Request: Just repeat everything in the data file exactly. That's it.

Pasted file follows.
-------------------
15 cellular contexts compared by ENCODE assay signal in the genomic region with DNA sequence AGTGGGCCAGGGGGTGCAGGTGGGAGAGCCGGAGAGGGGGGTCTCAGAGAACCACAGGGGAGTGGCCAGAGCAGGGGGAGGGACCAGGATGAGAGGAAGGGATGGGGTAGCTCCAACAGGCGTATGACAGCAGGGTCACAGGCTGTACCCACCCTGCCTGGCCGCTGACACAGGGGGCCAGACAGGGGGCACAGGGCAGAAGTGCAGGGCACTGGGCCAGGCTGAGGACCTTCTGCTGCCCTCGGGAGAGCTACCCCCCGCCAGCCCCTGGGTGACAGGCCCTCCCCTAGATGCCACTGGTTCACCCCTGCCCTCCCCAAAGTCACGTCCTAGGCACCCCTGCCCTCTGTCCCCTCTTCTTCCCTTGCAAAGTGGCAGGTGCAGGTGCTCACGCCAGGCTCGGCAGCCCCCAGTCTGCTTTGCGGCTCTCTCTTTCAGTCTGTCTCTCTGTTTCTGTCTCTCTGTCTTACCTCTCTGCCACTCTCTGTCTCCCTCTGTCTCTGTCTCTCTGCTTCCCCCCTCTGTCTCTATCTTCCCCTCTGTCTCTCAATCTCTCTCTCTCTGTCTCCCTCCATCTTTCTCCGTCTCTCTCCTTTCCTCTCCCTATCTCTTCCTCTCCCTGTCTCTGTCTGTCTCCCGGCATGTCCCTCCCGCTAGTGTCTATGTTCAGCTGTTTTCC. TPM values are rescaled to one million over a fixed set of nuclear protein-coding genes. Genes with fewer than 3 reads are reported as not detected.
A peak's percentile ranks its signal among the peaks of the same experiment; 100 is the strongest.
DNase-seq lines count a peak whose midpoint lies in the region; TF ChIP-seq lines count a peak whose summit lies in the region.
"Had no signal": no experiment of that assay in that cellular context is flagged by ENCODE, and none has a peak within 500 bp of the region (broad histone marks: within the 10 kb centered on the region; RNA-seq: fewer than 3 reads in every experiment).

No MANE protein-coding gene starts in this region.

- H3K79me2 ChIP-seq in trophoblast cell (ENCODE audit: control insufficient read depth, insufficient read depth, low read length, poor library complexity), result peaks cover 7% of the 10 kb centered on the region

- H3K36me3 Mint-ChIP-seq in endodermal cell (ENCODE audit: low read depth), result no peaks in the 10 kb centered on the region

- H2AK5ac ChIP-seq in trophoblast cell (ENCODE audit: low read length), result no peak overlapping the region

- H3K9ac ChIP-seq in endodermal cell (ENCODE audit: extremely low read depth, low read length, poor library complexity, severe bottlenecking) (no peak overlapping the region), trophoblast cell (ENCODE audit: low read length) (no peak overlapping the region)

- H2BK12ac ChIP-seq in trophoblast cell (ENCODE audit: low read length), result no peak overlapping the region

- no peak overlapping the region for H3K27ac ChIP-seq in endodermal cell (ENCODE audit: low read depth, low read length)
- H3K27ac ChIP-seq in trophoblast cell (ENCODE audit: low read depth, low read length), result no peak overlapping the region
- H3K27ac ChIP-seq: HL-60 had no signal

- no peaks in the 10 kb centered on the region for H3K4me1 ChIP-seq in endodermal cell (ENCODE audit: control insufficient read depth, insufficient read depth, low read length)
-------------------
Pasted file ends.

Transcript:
15 cellular contexts compared by ENCODE assay signal in the genomic region with DNA sequence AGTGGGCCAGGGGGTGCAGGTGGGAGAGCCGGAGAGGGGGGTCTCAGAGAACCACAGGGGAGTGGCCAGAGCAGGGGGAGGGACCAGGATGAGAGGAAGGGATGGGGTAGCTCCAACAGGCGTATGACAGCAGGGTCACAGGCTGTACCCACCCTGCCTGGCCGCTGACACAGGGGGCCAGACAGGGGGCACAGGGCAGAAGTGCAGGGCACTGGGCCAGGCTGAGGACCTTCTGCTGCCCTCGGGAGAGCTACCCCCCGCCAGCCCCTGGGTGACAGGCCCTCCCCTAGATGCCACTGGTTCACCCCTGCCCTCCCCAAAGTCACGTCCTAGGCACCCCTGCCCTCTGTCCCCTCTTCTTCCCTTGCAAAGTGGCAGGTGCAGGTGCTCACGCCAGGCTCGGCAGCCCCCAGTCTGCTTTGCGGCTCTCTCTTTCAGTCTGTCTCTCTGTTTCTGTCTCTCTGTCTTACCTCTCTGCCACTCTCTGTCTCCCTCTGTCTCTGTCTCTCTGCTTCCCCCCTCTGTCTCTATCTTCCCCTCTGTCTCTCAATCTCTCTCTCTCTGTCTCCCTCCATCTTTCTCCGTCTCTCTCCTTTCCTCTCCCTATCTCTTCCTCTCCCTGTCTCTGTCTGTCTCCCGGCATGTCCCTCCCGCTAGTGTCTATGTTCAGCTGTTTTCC. TPM values are rescaled to one million over a fixed set of nuclear protein-coding genes. Genes with fewer than 3 reads are reported as not detected.
A peak's percentile ranks its signal among the peaks of the same experiment; 100 is the strongest.
DNase-seq lines count a peak whose midpoint lies in the region; TF ChIP-seq lines count a peak whose summit lies in the region.
"Had no signal": no experiment of that assay in that cellular context is flagged by ENCODE, and none has a peak within 500 bp of the region (broad histone marks: within the 10 kb centered on the region; RNA-seq: fewer than 3 reads in every experiment).

No MANE protein-coding gene starts in this region.

- H3K79me2 ChIP-seq in trophoblast cell (ENCODE audit: control insufficient read depth, insufficient read depth, low read length, poor library complexity), result peaks cover 7% of the 10 kb centered on the region

- H3K36me3 Mint-ChIP-seq in endodermal cell (ENCODE audit: low read depth), result no peaks in the 10 kb centered on the region

- H2AK5ac ChIP-seq in trophoblast cell (ENCODE audit: low read length), result no peak overlapping the region

- H3K9ac ChIP-seq in endodermal cell (ENCODE audit: extremely low read depth, low read length, poor library complexity, severe bottlenecking) (no peak overlapping the region), trophoblast cell (ENCODE audit: low read length) (no peak overlapping the region)

- H2BK12ac ChIP-seq in trophoblast cell (ENCODE audit: low read length), result no peak overlapping the region

- no peak overlapping the region for H3K27ac ChIP-seq in endodermal cell (ENCODE audit: low read depth, low read length)
- H3K27ac ChIP-seq in trophoblast cell (ENCODE audit: low read depth, low read length), result no peak overlapping the region
- H3K27ac ChIP-seq: HL-60 had no signal

- no peaks in the 10 kb centered on the region for H3K4me1 ChIP-seq in endodermal cell (ENCODE audit: control insufficient read depth, insufficient read depth, low read length)